I like the one about the Veteran I treated who was 98 years old. He told me he joined the Army in 1938 before WWII, and reenlisted after three years and then we went to war! He was sent to North Africa and shot in Tunisia. They wanted to redeploy him back to the United States, but he insisted on getting back to his unit. His unit, about to redeploy back to the States anyway, ended up getting diverted to Italy to support Patton’s move up through Italy. He then was sent to the UK, to prepare for the Normandy invasion. He was on the first wave of the landing and lost over 4,000 men from his brigade. He survived and pushed on up through France, only to wake up four days later in Belgium. He was told he was blown up and they needed to remove his legs. He refused, eventually recovered and still has his legs today–great American!

What would you tell other emergency medicine healthcare professionals who are interested in choosing a career at VA?

VA is a great place to serve and an opportunity to give back, especially for Veteran healthcare providers and those currently serving in the reserves.

This is a great time to become part of VA Emergency Medicine Team. We are seeing tremendous growth and opportunities.

Choose VA today

Use your emergency medicine skills to care for Veterans: Choose a VA career as a physician today.

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Comments

  1. Carl R Williams, Jr    

    VA North Texas: please recruit / bring onboard more Primary Care Physicians who are fluent in English. I am a Veteran as are many with Hearing Impairment. Combine my hearing loss with someone who does not speak English well to begin with, in a foreign accent/dialect and who seemingly to a person speaks at their Computer, without looking at me until the appointment has concluded. I’m constantly asking what was said. What instructions I’m being given, what has been found at the minimal exam I am given and what tests results, tests that need to be done, medication changes, and on and on. I usually leave with a next to nothing exam and in the dark as to what he finds, etc. I’ve asked to change Physicians twice already. I know VA frowns on changing Physicians. It’s frustrating beyond words! This seems to be rampant throughout the VA but have noticed to be the case at North Texas VA System.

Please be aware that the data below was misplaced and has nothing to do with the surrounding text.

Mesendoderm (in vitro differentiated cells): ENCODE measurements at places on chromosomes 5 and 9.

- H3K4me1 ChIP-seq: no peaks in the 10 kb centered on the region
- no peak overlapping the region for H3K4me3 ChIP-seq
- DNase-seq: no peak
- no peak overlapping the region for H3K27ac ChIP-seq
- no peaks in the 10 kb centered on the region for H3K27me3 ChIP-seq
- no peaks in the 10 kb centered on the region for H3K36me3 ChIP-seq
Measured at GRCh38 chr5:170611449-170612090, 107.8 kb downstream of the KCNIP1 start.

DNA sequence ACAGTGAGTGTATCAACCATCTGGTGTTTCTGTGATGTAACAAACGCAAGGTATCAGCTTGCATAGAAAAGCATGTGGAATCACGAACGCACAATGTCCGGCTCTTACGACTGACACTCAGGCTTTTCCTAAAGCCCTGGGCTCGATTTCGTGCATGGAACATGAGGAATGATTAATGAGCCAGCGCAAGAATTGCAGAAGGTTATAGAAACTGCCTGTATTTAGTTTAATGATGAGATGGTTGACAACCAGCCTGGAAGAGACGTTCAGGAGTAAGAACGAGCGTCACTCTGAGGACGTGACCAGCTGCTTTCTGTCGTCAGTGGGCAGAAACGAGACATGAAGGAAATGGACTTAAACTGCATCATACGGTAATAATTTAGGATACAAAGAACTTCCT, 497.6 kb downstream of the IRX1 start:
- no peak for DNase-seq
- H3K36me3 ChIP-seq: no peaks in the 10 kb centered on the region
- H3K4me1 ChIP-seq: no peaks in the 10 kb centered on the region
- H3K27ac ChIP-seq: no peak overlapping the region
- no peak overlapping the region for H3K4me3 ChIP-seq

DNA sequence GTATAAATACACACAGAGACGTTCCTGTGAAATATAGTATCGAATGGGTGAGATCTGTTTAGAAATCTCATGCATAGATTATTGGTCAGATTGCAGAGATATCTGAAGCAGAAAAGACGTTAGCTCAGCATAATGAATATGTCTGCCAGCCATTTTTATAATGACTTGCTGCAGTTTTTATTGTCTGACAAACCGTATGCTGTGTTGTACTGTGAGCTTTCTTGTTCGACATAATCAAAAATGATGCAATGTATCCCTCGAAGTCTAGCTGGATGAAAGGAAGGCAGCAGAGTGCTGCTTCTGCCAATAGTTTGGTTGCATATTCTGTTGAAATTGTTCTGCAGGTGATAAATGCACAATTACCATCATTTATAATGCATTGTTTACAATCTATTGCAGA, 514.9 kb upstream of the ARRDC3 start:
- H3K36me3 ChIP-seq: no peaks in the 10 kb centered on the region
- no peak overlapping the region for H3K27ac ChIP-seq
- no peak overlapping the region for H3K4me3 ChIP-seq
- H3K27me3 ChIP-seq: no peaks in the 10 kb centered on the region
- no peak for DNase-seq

I believe I have some definite insight into this as I am a retired VA Physician Assistant who worked in the Nephrology Service of VAMC OKC for many years. I know what a Clinic appointment examination consists of and how my patients expected to be and were treated. They also expected the ‘Doc’ to look them in the eye when he spoke to them and to ensure they understood what was said during their appointment.
    My apologies if I step on toes / feet by writing this but what I have written is true and is a real problem for many Veterans, everywhere that rely on VA for their Health / Medical and Psychological Care.
    Do a survey, particularly of the North Texas System. Ask the Veterans about what I have said.

  2. Arnold Cabral    

    To who reads this can you please email your Senators or Representative contract the Veteran Affairs Committee passed a new Benefit Law for Disabled Veterans who is Disabled Veterans is 100 percent service connected definitely need to have a G4 implants for free because their is no absolutely not one works for a Veteran Medical Centers and don’t have a contract with the Veteran Affairs Administration but unfortunately they have Private Clinics know how but the majority of the Disabled Veterans is 100 percent service connected can’t afford to pay for the G4 implants and if a Disabled Veterans is 100 percent service connected don’t get the G4 implants it definitely will cause bad Health Care also it will cause bad gum disease and possible cause Cancer.